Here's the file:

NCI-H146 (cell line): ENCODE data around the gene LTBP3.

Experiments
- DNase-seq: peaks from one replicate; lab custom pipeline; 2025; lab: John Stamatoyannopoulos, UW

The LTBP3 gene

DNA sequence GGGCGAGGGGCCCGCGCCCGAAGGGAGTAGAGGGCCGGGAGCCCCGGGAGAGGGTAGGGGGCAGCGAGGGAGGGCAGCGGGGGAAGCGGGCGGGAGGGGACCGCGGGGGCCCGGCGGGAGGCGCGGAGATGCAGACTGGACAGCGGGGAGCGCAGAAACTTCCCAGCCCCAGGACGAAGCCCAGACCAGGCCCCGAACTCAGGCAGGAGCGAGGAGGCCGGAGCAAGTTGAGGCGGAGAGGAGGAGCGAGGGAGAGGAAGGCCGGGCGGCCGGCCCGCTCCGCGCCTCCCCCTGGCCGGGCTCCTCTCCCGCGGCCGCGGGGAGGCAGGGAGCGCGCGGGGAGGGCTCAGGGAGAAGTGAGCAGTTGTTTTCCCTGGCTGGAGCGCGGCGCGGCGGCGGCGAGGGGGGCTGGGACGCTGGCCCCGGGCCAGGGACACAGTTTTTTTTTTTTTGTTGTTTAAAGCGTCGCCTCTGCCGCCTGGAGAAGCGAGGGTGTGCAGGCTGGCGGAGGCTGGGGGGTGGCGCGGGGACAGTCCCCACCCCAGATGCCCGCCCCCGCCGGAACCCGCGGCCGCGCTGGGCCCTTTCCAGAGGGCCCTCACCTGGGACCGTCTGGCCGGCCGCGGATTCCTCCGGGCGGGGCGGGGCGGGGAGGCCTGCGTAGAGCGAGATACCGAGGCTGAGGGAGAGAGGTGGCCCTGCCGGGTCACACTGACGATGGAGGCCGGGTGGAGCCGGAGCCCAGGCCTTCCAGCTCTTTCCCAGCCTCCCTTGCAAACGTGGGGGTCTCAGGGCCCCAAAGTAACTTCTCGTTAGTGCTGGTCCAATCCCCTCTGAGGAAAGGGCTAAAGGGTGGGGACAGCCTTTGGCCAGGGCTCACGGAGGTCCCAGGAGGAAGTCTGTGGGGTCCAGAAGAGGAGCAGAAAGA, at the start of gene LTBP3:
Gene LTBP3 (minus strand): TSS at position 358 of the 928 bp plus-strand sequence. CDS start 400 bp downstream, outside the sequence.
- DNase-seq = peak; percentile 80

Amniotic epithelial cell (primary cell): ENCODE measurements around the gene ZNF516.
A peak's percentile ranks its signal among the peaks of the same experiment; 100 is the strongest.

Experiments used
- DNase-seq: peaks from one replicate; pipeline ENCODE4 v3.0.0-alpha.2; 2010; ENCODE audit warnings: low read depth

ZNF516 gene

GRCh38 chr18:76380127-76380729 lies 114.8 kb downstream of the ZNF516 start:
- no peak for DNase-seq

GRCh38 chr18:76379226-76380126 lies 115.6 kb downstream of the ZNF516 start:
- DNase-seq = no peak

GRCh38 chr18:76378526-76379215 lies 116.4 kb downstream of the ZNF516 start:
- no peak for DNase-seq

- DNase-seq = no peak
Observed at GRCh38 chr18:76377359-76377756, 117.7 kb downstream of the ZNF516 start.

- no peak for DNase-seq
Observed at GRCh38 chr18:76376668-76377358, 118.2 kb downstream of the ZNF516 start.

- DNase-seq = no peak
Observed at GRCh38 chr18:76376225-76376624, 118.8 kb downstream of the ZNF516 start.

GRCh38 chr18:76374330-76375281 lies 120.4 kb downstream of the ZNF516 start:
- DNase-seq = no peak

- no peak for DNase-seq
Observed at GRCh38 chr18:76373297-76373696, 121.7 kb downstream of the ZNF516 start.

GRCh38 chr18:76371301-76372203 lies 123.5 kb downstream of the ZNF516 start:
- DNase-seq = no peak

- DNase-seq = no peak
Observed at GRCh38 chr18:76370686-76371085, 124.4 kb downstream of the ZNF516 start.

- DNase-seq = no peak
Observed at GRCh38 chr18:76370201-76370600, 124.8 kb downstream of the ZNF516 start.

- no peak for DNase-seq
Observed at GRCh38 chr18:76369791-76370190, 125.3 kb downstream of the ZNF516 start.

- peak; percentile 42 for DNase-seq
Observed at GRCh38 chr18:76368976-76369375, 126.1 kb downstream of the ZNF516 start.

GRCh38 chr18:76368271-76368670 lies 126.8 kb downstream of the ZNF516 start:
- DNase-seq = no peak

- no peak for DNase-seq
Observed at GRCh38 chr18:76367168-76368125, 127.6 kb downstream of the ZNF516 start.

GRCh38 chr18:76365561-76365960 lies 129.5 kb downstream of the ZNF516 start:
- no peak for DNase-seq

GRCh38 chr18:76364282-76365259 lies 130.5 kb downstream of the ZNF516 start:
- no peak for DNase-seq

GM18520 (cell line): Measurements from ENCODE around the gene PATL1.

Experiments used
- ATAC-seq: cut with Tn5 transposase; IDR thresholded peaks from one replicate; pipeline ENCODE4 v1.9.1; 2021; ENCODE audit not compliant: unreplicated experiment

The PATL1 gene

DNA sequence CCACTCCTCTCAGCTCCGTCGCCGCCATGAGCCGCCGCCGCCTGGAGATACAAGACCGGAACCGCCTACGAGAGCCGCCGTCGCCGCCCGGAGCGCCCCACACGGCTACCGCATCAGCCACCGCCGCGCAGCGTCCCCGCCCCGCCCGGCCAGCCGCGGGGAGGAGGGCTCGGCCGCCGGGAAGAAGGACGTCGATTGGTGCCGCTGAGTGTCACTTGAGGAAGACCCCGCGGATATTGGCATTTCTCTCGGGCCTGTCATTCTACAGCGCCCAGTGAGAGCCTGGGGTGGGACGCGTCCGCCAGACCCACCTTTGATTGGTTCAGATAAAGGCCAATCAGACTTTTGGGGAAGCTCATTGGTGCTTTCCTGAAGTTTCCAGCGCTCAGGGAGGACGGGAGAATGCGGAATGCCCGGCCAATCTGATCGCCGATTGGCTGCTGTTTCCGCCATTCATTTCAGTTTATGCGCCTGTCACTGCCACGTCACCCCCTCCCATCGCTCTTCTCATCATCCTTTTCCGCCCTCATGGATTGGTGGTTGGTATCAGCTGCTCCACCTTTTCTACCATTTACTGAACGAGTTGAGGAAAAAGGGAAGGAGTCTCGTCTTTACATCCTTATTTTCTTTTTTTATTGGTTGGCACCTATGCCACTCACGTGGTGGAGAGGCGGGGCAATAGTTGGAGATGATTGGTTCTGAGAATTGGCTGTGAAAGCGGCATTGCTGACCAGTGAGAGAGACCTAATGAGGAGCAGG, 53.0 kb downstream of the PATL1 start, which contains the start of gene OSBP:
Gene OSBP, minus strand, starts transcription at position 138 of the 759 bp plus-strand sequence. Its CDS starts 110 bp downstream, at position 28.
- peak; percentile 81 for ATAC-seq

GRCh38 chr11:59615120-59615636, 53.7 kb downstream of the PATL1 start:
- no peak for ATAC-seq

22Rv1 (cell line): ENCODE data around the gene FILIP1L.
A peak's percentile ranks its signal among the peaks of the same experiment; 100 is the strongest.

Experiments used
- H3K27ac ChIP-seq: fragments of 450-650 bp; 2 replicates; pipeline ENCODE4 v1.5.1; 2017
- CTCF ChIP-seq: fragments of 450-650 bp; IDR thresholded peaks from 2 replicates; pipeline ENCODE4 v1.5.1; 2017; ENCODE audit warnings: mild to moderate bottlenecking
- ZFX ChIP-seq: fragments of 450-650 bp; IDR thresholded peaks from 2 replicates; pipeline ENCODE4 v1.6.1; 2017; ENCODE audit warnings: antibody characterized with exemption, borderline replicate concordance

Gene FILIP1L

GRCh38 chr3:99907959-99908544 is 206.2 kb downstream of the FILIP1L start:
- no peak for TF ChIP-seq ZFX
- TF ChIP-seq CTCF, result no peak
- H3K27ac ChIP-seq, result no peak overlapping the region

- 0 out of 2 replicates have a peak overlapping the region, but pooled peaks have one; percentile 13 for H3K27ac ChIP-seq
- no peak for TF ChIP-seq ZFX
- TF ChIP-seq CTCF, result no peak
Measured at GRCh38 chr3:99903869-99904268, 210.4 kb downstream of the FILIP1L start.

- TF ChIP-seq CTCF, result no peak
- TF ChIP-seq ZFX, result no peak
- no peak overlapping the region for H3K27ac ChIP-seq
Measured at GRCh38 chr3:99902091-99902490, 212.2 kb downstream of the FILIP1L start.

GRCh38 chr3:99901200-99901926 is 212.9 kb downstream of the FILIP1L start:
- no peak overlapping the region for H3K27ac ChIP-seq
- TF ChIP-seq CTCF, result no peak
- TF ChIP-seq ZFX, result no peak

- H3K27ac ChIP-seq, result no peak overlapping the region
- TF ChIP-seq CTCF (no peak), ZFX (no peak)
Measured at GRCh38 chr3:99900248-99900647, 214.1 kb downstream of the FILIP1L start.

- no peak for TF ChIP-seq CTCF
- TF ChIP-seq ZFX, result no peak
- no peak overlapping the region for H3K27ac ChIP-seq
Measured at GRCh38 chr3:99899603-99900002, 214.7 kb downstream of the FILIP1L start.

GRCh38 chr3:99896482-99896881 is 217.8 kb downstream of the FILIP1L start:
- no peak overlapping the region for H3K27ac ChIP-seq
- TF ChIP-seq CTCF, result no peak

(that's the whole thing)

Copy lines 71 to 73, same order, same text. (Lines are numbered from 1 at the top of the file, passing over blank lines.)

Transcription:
- TF ChIP-seq CTCF, result no peak
- TF ChIP-seq ZFX, result no peak
- no peak overlapping the region for H3K27ac ChIP-seq